Most of us are going to live 30 years longer on average than people who lived in the early part of the last century. While that extraordinary and “startling” extension of our lifespans has turned the notion of retirement on its head, author Gail Sheehy says it’s also given us not just the gift of extra time, but a slew of new challenges.
“Who had thought about finances to stretch over that longer period of time? Who had thought about staying healthy all those extra years of life?” said Sheehy in an interview about her new book, Daring: My Passages. “We knew this was coming because of developments and innovations in science and medicine, among other things, but still, this sort of crept up on us. And it’s brought with it new considerations.”
While her 1976 bestseller Passages described the “predictable” crises of adult life and many of her subsequent books delved into the discreet aspects of those crises, such as being a caregiver (something Sheehy knows well after taking care of her husband, editor Clay Felker, until his death in 2008), today Sheehy says the second adulthood we’ve been given needs a dedicated and careful focus.
“Too many people die of retirement,” she says. “They deprive themselves of a sense of purpose and of an organization to their day. All too often, people who retire slide into depression, isolation, and a situation of limited income. It doesn’t have to be that way.”
In a far-ranging interview, Sheehy spoke about the extra time many of us now have at our disposal – and how to maximize it:
Make your health priority number one. “Take care of yourself well and consistently. Get your medical checkups. Men need prostate checkups and women need to take care of themselves and not just everyone else. Get plenty of regular exercise. We make excuses not to do it because it’s not that much fun, but we’ve got to keep it up because the greatest investment in longevity is consistent exercise. Eat a low-sugar diet. Find ways to take the pressure off yourself, to de-stress.”
Sheehy emphasizes that such commonsense measures don’t apply only to those who are older. “The healthier you keep yourself, the less dependent on doctors and medicine you may be when you’re older.”
Get your finances in order. “The wealthy will be fine. It’s the middle class people we have to worry about on the very tough issue of money and finances in later life. The vast majority of people need to keep working as long as they can and try to save as much as they can. Professional people also have to figure out what they can do as a retirement alternative." Other basic tips: Consult a financial adviser. Understand your Social Security choices. Plan for retirement as early as possible.
Learn from millennials. “If it takes a village to raise a child, then it takes millennials to raise a retiree today,” says Sheehy. “Most people of retirement age have not kept up with the digital revolution. It’s hard. They try but they’re just not as facile as most 25-year-olds who grew up with this.
“So hire them. Learn from them. Ask for their help and let them give it. I use assistants in their 20s to help me and I think it’s the only way to do it. They know social media and the apps that are constantly being developed and they keep me up to date on all of it.” Or take workshops. If nothing else, learning new things is good for the brain.
Find new ways to exercise your passion. “The smartest people say they’re never going to retire,” says Sheehy. “They just want to change the pattern of their lives so that they’re not working all the time but still doing what they care about.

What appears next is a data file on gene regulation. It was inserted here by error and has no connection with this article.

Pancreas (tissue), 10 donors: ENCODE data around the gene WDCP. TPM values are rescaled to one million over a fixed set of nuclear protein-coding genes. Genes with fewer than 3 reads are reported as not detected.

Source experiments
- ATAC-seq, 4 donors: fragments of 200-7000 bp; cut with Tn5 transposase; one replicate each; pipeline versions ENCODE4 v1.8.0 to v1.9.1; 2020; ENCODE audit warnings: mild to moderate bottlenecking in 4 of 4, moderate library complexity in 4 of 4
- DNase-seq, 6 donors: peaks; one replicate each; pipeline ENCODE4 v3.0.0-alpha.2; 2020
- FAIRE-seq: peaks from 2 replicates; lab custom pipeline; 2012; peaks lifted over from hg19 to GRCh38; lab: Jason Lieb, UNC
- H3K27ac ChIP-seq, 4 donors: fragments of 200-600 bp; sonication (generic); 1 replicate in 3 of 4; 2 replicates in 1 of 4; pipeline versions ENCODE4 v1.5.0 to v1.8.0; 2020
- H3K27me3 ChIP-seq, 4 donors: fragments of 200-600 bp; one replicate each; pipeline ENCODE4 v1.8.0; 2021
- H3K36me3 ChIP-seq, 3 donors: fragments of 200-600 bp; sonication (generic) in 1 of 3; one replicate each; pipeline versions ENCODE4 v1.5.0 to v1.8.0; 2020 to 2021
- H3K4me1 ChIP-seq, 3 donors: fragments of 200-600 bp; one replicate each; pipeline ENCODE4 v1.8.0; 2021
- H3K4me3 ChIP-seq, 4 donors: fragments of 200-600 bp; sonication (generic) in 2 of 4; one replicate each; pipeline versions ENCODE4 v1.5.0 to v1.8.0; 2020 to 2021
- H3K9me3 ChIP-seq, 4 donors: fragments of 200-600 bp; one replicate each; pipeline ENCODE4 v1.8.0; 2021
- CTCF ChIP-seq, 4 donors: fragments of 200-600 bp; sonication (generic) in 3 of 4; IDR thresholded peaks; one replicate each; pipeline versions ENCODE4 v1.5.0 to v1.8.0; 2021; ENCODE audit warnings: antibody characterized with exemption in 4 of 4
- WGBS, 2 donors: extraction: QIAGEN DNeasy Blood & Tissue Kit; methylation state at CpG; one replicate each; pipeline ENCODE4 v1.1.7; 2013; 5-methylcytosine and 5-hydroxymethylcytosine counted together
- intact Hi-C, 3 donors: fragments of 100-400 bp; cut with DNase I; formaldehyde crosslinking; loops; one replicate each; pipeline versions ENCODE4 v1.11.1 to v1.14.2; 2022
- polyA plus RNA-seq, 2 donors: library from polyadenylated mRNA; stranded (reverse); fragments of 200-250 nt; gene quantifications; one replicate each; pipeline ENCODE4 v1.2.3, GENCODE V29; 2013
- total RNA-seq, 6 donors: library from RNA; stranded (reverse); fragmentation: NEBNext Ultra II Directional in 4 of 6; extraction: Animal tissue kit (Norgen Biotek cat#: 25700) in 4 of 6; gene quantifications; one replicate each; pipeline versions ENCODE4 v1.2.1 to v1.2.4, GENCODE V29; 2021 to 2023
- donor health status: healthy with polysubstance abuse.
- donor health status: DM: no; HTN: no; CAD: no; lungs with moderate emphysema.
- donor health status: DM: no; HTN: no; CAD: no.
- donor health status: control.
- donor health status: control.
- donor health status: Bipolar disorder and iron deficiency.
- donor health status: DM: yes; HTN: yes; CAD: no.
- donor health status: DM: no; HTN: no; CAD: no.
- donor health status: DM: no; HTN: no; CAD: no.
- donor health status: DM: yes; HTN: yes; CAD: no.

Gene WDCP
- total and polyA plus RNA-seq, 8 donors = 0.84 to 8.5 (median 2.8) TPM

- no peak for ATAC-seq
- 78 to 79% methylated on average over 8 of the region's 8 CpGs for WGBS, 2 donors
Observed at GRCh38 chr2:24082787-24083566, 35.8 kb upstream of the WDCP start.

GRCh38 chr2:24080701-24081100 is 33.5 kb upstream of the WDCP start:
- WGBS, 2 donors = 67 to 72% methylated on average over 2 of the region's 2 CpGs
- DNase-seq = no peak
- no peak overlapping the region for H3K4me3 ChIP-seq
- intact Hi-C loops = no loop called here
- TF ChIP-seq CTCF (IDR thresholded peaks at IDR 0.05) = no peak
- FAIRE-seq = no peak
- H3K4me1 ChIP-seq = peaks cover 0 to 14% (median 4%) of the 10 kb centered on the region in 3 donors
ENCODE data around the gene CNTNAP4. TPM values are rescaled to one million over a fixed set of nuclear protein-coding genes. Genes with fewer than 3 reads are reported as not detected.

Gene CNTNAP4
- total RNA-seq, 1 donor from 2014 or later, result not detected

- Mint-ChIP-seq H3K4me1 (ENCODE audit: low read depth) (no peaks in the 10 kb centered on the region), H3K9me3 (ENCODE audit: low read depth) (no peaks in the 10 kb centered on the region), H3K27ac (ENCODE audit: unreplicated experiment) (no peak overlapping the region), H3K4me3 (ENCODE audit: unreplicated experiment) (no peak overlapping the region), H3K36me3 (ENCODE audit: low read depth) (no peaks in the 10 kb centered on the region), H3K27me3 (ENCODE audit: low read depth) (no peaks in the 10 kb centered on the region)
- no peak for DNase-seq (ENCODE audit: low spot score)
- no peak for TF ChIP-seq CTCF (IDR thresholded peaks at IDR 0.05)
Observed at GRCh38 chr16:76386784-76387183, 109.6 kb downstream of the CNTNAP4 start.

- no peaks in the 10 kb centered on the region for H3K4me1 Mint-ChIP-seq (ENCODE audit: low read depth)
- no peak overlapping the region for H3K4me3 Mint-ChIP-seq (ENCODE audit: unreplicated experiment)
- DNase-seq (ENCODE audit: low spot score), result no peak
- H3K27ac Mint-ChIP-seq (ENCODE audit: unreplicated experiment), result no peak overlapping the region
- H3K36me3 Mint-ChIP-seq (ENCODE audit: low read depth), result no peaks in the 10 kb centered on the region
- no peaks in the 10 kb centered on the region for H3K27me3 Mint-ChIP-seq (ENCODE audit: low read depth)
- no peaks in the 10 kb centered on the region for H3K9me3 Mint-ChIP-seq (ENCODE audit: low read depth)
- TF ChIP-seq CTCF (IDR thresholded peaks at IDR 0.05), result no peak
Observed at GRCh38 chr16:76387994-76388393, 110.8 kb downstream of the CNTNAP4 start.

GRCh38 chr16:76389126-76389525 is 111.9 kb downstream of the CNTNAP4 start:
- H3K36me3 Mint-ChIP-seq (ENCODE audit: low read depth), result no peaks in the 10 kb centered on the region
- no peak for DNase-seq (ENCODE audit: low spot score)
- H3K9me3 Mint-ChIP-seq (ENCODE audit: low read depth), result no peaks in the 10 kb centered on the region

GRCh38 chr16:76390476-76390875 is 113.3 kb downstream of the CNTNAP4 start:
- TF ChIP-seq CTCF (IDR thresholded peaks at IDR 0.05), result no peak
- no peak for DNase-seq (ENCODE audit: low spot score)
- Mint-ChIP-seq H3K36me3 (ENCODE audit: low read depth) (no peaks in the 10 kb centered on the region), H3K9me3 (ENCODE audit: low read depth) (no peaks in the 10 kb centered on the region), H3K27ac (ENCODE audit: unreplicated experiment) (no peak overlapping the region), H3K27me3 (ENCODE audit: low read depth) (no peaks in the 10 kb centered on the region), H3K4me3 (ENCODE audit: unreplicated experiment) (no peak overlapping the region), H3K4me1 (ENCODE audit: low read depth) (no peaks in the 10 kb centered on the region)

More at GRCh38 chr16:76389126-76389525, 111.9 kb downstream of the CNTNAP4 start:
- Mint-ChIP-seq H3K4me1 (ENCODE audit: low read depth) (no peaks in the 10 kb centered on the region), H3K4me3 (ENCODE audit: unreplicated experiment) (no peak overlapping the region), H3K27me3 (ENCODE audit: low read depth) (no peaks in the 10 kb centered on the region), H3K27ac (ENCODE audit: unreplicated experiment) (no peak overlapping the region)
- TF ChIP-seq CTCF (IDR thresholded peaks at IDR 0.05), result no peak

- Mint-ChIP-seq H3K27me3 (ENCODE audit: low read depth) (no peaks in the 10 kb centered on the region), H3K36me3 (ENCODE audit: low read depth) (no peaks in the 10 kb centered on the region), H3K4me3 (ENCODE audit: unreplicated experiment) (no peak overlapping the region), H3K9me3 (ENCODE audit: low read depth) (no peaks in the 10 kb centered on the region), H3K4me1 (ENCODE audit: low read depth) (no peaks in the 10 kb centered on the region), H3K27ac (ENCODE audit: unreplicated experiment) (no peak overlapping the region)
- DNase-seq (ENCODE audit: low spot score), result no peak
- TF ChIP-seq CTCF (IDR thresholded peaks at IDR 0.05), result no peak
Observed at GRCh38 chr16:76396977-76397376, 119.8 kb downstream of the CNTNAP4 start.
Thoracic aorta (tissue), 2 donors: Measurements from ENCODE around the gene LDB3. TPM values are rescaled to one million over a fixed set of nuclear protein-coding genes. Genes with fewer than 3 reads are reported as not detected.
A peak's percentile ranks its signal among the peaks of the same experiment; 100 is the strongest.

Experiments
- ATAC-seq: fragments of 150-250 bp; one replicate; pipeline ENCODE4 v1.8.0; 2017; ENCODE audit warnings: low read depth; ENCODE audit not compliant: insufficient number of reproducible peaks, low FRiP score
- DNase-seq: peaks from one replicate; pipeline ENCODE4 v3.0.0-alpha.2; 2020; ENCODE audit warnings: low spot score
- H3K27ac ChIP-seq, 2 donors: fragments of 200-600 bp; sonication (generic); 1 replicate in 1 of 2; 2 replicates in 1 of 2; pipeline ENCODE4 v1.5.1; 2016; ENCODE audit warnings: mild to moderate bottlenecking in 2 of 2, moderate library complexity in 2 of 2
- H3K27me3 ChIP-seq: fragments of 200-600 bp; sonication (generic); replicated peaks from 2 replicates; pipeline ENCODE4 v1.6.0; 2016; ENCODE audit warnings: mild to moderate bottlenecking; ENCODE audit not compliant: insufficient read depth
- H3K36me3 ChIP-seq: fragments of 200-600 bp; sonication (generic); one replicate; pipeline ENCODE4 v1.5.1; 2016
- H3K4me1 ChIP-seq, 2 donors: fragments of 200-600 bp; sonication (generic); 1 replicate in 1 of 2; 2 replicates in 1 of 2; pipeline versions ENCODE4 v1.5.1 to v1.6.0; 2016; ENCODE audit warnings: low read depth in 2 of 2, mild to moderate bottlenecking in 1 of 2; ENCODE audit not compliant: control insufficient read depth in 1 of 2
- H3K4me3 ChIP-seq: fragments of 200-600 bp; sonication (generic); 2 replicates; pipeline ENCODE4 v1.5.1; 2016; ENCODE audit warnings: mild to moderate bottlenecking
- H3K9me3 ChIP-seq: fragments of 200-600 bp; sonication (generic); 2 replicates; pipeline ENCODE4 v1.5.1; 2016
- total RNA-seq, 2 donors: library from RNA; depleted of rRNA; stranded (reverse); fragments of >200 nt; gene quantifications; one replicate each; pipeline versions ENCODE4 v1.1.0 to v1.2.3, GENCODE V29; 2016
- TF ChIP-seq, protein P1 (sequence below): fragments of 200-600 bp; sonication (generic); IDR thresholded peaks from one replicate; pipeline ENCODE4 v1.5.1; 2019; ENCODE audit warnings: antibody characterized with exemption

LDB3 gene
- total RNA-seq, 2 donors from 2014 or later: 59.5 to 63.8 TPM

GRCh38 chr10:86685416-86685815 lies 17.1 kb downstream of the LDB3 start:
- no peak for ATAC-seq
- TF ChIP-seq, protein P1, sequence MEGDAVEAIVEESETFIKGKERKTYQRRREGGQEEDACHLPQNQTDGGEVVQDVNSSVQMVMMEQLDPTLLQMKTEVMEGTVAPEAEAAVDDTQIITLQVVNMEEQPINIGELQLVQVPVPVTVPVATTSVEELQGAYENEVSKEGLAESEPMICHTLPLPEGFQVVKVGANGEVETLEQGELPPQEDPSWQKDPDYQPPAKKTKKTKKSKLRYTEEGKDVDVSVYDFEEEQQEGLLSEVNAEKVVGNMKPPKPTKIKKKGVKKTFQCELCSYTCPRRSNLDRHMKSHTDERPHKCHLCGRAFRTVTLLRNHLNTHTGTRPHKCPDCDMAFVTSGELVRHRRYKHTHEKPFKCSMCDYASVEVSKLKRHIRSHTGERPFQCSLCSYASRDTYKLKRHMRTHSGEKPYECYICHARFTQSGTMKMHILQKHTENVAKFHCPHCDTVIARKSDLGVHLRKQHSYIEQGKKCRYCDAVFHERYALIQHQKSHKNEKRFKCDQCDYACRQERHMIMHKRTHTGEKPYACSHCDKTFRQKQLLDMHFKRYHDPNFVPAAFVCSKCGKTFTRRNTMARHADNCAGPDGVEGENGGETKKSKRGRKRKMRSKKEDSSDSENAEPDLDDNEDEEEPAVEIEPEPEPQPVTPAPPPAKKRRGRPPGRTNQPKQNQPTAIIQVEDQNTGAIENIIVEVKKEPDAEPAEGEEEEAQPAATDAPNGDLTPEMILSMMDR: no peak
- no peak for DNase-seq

“Look at Warren Buffett,” she adds. “Look at Bill Clinton, who still says with nostalgia about the White House that he loved the work. People of their ilk end up becoming more active or active in new ways because they have more to give.”
If you’re a caregiver, ask for help – and expect to get it. Scores of women in their 50s and older become caregivers for ill and older parents while still herding high school kids through adolescence, says Sheehy. Or they care for ill spouses. While some have given up their full time jobs for part time work, others have quit working altogether – putting themselves at great financial risk. “If caregivers give up their jobs, they really are in jeopardy of never getting their jobs back. They lose their skills and their contacts – and the confidence they had.”
The problem, of course, is money. Sheehy says that “it’s going to require both government help and private help for these caregivers to make their role work. There absolutely must be support for home care by family members, as opposed to repeated and costly entries into the hospital for sick older people.”
She adds, “Fortunately there is talk at the government level about Medicare being able to provide for caregiving support at home instead of expensive hospital readmissions. That will help people in their 50s and older to not be totally burdened by the caregiving role and to think about their own financial security – otherwise we lose two for one. We just can’t keep exploiting midlife caregivers for free.”
Take chances. Don’t be afraid to fail. Think about using your abilities in new ways – and prove you can still be daring as an older person. “Surprise people by what you can do and what you’re willing to do. It’s a wonderful way to change their attitude about you and make it more possible to be employed, even if it’s as a consultant. Do what you’re interested in. The best compliment people can give you is to say about you, ‘Do you know what she just started doing?’”
Sheehy adds that not everything we do in our later years or at any time, for that matter, needs to be a stunning success. “Maybe it’s a great learning experience. Maybe it leads you to something else. Even if it ‘fails,’ taking a chance and learning something new is a way of life in this country, especially for the most innovative people.”
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